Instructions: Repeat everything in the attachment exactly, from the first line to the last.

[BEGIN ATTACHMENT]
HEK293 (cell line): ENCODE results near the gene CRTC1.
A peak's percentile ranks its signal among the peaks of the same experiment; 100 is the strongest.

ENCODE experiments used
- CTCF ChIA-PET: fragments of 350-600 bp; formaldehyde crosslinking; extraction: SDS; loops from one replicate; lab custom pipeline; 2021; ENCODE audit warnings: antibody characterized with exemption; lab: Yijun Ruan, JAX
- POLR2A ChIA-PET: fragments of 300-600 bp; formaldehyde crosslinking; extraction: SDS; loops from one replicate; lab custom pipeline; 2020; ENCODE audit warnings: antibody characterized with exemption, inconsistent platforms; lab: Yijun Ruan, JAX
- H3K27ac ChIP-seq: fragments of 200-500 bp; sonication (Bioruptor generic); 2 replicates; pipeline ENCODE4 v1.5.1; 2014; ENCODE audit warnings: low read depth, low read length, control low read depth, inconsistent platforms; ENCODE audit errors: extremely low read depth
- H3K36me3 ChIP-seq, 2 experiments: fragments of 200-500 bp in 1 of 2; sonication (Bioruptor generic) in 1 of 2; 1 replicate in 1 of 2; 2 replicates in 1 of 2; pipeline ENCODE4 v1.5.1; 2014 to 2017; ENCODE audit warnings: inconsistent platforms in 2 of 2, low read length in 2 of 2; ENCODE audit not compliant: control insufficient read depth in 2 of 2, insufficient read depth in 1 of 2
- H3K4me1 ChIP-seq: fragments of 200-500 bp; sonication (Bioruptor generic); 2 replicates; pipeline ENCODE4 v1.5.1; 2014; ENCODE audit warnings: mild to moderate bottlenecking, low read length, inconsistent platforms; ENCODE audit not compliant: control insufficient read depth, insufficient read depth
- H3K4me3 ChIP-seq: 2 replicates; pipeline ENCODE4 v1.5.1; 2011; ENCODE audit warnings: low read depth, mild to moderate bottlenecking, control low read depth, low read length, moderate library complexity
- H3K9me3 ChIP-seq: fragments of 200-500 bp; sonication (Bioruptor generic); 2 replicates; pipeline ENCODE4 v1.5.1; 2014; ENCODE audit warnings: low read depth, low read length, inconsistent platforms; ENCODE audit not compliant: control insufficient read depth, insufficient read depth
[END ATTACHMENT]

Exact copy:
HEK293 (cell line): ENCODE results near the gene CRTC1.
A peak's percentile ranks its signal among the peaks of the same experiment; 100 is the strongest.

ENCODE experiments used
- CTCF ChIA-PET: fragments of 350-600 bp; formaldehyde crosslinking; extraction: SDS; loops from one replicate; lab custom pipeline; 2021; ENCODE audit warnings: antibody characterized with exemption; lab: Yijun Ruan, JAX
- POLR2A ChIA-PET: fragments of 300-600 bp; formaldehyde crosslinking; extraction: SDS; loops from one replicate; lab custom pipeline; 2020; ENCODE audit warnings: antibody characterized with exemption, inconsistent platforms; lab: Yijun Ruan, JAX
- H3K27ac ChIP-seq: fragments of 200-500 bp; sonication (Bioruptor generic); 2 replicates; pipeline ENCODE4 v1.5.1; 2014; ENCODE audit warnings: low read depth, low read length, control low read depth, inconsistent platforms; ENCODE audit errors: extremely low read depth
- H3K36me3 ChIP-seq, 2 experiments: fragments of 200-500 bp in 1 of 2; sonication (Bioruptor generic) in 1 of 2; 1 replicate in 1 of 2; 2 replicates in 1 of 2; pipeline ENCODE4 v1.5.1; 2014 to 2017; ENCODE audit warnings: inconsistent platforms in 2 of 2, low read length in 2 of 2; ENCODE audit not compliant: control insufficient read depth in 2 of 2, insufficient read depth in 1 of 2
- H3K4me1 ChIP-seq: fragments of 200-500 bp; sonication (Bioruptor generic); 2 replicates; pipeline ENCODE4 v1.5.1; 2014; ENCODE audit warnings: mild to moderate bottlenecking, low read length, inconsistent platforms; ENCODE audit not compliant: control insufficient read depth, insufficient read depth
- H3K4me3 ChIP-seq: 2 replicates; pipeline ENCODE4 v1.5.1; 2011; ENCODE audit warnings: low read depth, mild to moderate bottlenecking, control low read depth, low read length, moderate library complexity
- H3K9me3 ChIP-seq: fragments of 200-500 bp; sonication (Bioruptor generic); 2 replicates; pipeline ENCODE4 v1.5.1; 2014; ENCODE audit warnings: low read depth, low read length, inconsistent platforms; ENCODE audit not compliant: control insufficient read depth, insufficient read depth